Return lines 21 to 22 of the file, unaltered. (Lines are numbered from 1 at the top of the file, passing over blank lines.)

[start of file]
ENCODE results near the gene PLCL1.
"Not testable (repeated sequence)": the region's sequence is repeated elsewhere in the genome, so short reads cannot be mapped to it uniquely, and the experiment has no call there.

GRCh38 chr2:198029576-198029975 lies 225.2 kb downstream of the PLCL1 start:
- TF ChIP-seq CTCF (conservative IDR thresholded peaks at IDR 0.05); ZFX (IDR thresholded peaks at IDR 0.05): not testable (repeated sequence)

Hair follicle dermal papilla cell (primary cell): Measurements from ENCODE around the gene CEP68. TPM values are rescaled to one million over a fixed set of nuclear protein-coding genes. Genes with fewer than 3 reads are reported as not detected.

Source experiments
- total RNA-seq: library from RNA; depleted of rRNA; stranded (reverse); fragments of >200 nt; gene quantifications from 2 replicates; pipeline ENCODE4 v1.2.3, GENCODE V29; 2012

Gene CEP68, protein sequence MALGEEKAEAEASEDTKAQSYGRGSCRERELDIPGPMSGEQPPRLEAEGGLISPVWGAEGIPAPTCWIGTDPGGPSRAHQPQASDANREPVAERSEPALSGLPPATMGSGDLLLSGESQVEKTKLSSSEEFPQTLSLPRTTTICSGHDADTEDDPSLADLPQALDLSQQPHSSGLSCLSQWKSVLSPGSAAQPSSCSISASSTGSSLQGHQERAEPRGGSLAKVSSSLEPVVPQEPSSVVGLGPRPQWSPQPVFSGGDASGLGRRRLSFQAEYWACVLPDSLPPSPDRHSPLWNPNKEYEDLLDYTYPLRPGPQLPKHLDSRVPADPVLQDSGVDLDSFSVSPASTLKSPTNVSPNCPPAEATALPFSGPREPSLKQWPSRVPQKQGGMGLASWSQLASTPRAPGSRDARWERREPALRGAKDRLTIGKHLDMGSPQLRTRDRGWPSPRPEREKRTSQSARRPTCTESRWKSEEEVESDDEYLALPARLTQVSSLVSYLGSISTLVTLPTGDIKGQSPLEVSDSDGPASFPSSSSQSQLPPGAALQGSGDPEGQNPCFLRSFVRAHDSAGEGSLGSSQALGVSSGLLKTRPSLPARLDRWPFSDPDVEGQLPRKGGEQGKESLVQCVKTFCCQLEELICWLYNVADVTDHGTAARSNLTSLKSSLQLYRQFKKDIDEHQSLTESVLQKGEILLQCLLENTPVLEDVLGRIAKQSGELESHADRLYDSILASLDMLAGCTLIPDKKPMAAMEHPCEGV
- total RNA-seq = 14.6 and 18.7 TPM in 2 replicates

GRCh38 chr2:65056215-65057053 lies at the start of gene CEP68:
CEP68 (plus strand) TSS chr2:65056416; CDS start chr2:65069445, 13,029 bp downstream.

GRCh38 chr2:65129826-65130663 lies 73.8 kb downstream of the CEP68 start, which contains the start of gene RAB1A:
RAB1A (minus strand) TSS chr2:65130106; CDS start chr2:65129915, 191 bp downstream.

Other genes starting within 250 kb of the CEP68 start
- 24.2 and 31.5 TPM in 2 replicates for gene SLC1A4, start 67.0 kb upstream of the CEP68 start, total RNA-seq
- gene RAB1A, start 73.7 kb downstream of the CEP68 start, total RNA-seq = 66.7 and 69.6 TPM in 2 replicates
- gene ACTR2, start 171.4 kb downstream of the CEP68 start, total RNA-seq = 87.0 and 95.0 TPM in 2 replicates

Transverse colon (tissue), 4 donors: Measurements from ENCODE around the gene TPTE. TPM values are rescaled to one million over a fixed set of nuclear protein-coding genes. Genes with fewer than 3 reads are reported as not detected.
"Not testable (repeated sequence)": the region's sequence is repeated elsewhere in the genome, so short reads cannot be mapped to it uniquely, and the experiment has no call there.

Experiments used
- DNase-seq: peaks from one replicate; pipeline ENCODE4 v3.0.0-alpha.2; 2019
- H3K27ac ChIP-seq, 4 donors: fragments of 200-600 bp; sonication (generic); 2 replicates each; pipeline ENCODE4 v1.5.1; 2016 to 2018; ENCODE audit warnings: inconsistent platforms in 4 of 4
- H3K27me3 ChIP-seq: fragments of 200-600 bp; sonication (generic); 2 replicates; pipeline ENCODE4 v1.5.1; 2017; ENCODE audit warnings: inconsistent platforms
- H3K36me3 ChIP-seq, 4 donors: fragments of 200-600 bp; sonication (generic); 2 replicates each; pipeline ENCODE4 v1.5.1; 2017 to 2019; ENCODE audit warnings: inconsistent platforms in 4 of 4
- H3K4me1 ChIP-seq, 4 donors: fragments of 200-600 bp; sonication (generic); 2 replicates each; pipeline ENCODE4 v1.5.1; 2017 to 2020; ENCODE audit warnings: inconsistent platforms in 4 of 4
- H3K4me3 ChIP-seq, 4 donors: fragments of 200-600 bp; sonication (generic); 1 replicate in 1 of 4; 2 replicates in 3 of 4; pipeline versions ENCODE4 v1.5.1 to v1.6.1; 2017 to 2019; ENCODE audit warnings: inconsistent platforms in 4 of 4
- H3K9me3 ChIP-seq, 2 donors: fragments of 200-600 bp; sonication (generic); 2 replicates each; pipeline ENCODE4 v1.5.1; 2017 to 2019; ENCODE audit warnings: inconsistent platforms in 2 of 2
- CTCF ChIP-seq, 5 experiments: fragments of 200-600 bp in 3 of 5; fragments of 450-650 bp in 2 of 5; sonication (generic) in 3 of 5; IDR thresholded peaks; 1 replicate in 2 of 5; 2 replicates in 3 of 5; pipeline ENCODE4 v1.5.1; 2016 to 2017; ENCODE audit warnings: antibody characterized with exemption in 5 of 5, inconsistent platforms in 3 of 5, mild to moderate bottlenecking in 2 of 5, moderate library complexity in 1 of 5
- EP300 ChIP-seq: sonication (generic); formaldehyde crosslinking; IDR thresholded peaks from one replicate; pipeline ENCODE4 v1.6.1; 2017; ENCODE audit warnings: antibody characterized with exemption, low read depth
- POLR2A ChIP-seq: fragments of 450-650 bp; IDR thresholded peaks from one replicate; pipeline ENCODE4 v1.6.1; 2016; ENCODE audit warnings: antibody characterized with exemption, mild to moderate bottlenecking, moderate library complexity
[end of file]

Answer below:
- DNase-seq: peaks from one replicate; pipeline ENCODE4 v3.0.0-alpha.2; 2019
- H3K27ac ChIP-seq, 4 donors: fragments of 200-600 bp; sonication (generic); 2 replicates each; pipeline ENCODE4 v1.5.1; 2016 to 2018; ENCODE audit warnings: inconsistent platforms in 4 of 4